If the answer to any of these questions is “yes”, then the employer needs to take some action in respect of the bullying.
The essential elements that employers need to consider when reviewing a complaint of bullying is:
Has the conduct complained about occurred whilst at work?
See comments above on the stretching of these boundaries in recent years.
Is the conduct complained about unreasonable?
That is, would a reasonable person consider that under the circumstances the behaviour would be likely to cause an injury to the health and safety of the other person?
Is the behaviour repeated?
The behaviour does not need to be undertaken by one individual but can be carried out by many individuals, but generally against one person (the target).
Has the behaviour created a risk to health and safety?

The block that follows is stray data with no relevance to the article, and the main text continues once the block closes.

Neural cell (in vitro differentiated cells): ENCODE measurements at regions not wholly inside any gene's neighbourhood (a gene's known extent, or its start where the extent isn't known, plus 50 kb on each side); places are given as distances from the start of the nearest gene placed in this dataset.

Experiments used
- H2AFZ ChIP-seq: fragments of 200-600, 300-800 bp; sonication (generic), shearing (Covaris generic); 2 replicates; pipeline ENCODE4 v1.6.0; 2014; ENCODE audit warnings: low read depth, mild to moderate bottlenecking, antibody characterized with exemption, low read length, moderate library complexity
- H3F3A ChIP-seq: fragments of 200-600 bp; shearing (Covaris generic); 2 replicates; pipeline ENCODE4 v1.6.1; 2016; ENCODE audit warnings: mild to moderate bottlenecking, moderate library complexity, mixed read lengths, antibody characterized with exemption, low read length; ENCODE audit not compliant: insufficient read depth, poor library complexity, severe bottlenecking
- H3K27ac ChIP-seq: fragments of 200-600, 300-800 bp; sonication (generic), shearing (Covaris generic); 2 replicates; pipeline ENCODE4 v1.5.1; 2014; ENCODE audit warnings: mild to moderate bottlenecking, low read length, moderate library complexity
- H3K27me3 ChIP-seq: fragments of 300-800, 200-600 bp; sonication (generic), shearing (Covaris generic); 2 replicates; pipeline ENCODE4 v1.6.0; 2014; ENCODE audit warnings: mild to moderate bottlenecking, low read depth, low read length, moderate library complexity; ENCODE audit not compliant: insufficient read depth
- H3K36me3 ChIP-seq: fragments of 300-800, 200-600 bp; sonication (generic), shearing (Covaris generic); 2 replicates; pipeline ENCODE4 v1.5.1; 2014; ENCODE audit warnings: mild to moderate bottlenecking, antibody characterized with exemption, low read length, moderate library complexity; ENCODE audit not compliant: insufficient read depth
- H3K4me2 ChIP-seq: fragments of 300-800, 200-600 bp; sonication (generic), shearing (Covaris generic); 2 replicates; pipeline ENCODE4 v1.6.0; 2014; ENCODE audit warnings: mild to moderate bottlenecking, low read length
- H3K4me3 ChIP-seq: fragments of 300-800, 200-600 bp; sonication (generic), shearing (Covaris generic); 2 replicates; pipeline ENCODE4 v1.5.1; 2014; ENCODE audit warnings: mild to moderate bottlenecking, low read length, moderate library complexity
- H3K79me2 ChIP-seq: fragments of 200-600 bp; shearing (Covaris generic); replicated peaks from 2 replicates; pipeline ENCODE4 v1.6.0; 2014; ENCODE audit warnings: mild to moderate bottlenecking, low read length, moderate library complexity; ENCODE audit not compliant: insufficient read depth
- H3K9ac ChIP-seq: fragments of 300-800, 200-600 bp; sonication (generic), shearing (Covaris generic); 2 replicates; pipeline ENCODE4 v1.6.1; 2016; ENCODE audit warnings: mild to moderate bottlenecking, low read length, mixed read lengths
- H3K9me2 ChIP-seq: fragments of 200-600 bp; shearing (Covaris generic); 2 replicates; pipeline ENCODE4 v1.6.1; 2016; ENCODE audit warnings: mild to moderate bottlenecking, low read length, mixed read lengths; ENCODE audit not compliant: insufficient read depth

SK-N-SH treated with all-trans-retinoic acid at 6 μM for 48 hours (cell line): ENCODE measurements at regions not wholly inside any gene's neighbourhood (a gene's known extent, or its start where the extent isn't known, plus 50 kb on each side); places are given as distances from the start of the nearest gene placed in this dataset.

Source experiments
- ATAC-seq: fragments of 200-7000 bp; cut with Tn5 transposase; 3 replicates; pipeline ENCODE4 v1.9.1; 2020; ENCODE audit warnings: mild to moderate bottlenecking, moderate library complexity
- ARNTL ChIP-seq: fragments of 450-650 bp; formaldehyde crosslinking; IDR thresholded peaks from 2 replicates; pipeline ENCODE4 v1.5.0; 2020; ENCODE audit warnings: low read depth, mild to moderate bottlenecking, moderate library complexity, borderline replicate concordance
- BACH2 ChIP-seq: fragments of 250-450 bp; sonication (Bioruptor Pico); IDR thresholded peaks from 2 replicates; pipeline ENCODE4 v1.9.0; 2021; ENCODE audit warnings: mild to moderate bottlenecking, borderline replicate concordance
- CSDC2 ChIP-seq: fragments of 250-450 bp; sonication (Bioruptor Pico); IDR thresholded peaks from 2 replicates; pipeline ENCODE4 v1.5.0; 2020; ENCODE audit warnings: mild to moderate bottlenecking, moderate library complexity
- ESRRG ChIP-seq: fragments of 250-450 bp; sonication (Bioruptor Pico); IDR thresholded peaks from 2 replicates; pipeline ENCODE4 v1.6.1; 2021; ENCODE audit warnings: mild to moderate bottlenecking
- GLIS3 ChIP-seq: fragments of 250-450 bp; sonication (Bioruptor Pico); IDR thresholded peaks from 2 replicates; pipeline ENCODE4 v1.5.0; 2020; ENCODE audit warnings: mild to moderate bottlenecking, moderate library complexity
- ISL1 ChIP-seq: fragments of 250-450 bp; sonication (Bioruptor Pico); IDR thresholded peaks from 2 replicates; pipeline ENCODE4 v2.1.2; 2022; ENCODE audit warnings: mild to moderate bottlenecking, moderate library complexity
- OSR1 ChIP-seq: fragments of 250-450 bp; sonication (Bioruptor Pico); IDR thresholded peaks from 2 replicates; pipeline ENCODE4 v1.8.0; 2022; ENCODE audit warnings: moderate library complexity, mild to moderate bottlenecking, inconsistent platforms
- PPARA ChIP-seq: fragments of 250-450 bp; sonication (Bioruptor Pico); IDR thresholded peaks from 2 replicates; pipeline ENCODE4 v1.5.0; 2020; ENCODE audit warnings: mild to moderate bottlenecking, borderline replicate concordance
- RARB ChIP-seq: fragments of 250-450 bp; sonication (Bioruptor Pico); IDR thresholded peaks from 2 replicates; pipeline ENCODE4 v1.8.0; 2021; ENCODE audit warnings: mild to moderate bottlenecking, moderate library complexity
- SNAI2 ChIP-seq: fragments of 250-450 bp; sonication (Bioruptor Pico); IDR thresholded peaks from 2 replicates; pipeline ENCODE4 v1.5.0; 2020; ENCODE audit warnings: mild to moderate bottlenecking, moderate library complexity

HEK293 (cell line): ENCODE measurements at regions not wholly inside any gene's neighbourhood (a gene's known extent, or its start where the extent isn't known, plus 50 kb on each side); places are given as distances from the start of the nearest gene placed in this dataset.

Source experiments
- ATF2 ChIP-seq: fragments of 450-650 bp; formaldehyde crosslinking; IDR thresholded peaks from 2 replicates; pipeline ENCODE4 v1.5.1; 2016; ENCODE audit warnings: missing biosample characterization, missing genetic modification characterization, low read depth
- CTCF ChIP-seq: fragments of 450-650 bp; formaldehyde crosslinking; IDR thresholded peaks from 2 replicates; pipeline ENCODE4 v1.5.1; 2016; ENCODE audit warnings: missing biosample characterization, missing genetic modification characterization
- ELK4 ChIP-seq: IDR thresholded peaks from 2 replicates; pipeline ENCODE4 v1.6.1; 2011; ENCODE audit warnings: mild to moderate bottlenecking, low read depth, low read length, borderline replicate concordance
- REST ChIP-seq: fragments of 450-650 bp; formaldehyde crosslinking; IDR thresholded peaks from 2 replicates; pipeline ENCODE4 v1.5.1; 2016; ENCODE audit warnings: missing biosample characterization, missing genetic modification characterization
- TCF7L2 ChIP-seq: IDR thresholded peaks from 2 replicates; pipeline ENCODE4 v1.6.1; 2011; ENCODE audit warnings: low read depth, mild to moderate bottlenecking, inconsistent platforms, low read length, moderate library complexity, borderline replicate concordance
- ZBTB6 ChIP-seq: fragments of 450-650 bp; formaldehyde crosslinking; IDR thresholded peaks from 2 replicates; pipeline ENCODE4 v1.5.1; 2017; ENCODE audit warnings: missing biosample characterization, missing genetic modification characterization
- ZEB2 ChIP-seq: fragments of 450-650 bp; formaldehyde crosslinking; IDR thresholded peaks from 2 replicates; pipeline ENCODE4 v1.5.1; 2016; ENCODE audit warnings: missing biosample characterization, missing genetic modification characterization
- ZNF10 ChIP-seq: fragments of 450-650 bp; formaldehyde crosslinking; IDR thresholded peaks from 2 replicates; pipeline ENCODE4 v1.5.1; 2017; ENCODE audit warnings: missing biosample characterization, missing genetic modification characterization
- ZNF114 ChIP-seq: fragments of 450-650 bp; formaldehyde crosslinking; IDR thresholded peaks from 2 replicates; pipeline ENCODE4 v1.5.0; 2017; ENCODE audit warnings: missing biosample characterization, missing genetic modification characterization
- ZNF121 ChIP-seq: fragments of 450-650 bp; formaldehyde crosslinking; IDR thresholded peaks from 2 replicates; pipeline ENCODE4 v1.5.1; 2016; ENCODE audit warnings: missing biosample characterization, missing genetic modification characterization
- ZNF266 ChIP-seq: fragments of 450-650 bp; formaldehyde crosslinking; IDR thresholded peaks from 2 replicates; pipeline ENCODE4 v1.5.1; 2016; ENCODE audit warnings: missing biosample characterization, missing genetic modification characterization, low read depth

There only needs to be a risk, not actual harm, to health and safety.
Is the behaviour reasonable management action?
Again, the test of “reasonable” is would a reasonable person knowing the full circumstances consider the behaviour to be reasonable?
If, as an employer, you believe you have a complaint that might be considered bullying the best option is to undertake an investigation, document the actions taken and the reasons why. These actions will need to be taken in conjunction with any risk management action required to ensure the health and safety of the staff concerned.
Remember, an effective investigation is procedurally fair, unbiased and conducted within a reasonable time frame.
Finally, what you do as an employer in response to a bullying complaint will be open to review and will come under more scrutiny than ever with the advent of the amendments to the Fair Work Act.
Some simple rules:
- If you don’t have the skills or experience to deal with a bullying complaint – call an expert.
- If you don’t know how to conduct a fair and professional investigation – call an expert.
- If you’re unsure? Call an expert!